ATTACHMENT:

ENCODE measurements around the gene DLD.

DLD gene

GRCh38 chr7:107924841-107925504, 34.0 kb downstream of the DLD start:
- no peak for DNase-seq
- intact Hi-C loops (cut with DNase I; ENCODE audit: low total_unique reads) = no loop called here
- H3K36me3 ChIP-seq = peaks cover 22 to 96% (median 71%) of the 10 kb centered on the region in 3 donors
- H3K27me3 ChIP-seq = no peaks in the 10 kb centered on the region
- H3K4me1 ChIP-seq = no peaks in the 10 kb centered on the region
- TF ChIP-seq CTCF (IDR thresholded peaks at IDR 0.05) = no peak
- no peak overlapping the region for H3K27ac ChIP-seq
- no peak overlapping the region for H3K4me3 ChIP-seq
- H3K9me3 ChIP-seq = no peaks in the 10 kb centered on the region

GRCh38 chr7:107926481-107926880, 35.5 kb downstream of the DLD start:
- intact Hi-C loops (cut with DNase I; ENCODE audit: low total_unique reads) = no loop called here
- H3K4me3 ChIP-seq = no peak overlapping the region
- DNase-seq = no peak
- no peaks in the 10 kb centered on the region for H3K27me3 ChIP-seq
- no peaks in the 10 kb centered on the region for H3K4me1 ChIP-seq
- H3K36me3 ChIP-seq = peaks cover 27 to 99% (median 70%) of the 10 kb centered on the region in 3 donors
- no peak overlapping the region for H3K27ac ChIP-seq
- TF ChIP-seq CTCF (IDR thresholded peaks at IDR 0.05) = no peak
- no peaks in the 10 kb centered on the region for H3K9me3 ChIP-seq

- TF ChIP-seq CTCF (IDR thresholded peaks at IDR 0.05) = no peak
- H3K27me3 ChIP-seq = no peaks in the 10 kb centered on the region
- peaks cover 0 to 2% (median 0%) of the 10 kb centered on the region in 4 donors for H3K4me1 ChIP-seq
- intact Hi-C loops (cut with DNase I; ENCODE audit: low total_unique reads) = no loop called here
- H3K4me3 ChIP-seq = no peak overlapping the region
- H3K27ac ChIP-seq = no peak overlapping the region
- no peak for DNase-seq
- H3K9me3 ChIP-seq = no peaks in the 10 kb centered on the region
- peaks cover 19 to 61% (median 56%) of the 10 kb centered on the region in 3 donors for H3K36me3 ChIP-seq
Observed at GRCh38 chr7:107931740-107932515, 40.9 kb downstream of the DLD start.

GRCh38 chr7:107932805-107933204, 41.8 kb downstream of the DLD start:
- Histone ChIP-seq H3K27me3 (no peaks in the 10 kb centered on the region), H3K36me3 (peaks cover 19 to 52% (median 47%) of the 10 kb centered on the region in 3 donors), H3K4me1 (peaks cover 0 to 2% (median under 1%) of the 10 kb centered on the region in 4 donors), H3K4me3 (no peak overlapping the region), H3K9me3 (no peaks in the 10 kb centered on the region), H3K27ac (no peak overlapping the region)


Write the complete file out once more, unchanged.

ENCODE measurements around the gene DLD.

DLD gene

GRCh38 chr7:107924841-107925504, 34.0 kb downstream of the DLD start:
- no peak for DNase-seq
- intact Hi-C loops (cut with DNase I; ENCODE audit: low total_unique reads) = no loop called here
- H3K36me3 ChIP-seq = peaks cover 22 to 96% (median 71%) of the 10 kb centered on the region in 3 donors
- H3K27me3 ChIP-seq = no peaks in the 10 kb centered on the region
- H3K4me1 ChIP-seq = no peaks in the 10 kb centered on the region
- TF ChIP-seq CTCF (IDR thresholded peaks at IDR 0.05) = no peak
- no peak overlapping the region for H3K27ac ChIP-seq
- no peak overlapping the region for H3K4me3 ChIP-seq
- H3K9me3 ChIP-seq = no peaks in the 10 kb centered on the region

GRCh38 chr7:107926481-107926880, 35.5 kb downstream of the DLD start:
- intact Hi-C loops (cut with DNase I; ENCODE audit: low total_unique reads) = no loop called here
- H3K4me3 ChIP-seq = no peak overlapping the region
- DNase-seq = no peak
- no peaks in the 10 kb centered on the region for H3K27me3 ChIP-seq
- no peaks in the 10 kb centered on the region for H3K4me1 ChIP-seq
- H3K36me3 ChIP-seq = peaks cover 27 to 99% (median 70%) of the 10 kb centered on the region in 3 donors
- no peak overlapping the region for H3K27ac ChIP-seq
- TF ChIP-seq CTCF (IDR thresholded peaks at IDR 0.05) = no peak
- no peaks in the 10 kb centered on the region for H3K9me3 ChIP-seq

- TF ChIP-seq CTCF (IDR thresholded peaks at IDR 0.05) = no peak
- H3K27me3 ChIP-seq = no peaks in the 10 kb centered on the region
- peaks cover 0 to 2% (median 0%) of the 10 kb centered on the region in 4 donors for H3K4me1 ChIP-seq
- intact Hi-C loops (cut with DNase I; ENCODE audit: low total_unique reads) = no loop called here
- H3K4me3 ChIP-seq = no peak overlapping the region
- H3K27ac ChIP-seq = no peak overlapping the region
- no peak for DNase-seq
- H3K9me3 ChIP-seq = no peaks in the 10 kb centered on the region
- peaks cover 19 to 61% (median 56%) of the 10 kb centered on the region in 3 donors for H3K36me3 ChIP-seq
Observed at GRCh38 chr7:107931740-107932515, 40.9 kb downstream of the DLD start.

GRCh38 chr7:107932805-107933204, 41.8 kb downstream of the DLD start:
- Histone ChIP-seq H3K27me3 (no peaks in the 10 kb centered on the region), H3K36me3 (peaks cover 19 to 52% (median 47%) of the 10 kb centered on the region in 3 donors), H3K4me1 (peaks cover 0 to 2% (median under 1%) of the 10 kb centered on the region in 4 donors), H3K4me3 (no peak overlapping the region), H3K9me3 (no peaks in the 10 kb centered on the region), H3K27ac (no peak overlapping the region)